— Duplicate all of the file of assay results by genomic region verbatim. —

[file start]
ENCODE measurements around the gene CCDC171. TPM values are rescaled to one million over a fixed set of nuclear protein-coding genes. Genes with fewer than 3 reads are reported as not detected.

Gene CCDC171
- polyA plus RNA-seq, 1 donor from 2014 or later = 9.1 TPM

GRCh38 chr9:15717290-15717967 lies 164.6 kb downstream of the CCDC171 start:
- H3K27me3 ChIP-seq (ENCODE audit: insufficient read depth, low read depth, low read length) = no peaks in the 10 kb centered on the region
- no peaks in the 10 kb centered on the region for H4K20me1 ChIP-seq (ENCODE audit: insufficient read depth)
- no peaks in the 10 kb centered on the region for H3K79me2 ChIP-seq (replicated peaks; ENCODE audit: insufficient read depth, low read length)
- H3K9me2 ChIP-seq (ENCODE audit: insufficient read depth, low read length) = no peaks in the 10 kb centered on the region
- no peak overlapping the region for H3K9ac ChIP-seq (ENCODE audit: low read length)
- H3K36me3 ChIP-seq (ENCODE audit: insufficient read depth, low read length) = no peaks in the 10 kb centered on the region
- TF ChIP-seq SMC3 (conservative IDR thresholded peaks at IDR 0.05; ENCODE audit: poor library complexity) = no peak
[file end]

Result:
ENCODE measurements around the gene CCDC171. TPM values are rescaled to one million over a fixed set of nuclear protein-coding genes. Genes with fewer than 3 reads are reported as not detected.

Gene CCDC171
- polyA plus RNA-seq, 1 donor from 2014 or later = 9.1 TPM

GRCh38 chr9:15717290-15717967 lies 164.6 kb downstream of the CCDC171 start:
- H3K27me3 ChIP-seq (ENCODE audit: insufficient read depth, low read depth, low read length) = no peaks in the 10 kb centered on the region
- no peaks in the 10 kb centered on the region for H4K20me1 ChIP-seq (ENCODE audit: insufficient read depth)
- no peaks in the 10 kb centered on the region for H3K79me2 ChIP-seq (replicated peaks; ENCODE audit: insufficient read depth, low read length)
- H3K9me2 ChIP-seq (ENCODE audit: insufficient read depth, low read length) = no peaks in the 10 kb centered on the region
- no peak overlapping the region for H3K9ac ChIP-seq (ENCODE audit: low read length)
- H3K36me3 ChIP-seq (ENCODE audit: insufficient read depth, low read length) = no peaks in the 10 kb centered on the region
- TF ChIP-seq SMC3 (conservative IDR thresholded peaks at IDR 0.05; ENCODE audit: poor library complexity) = no peak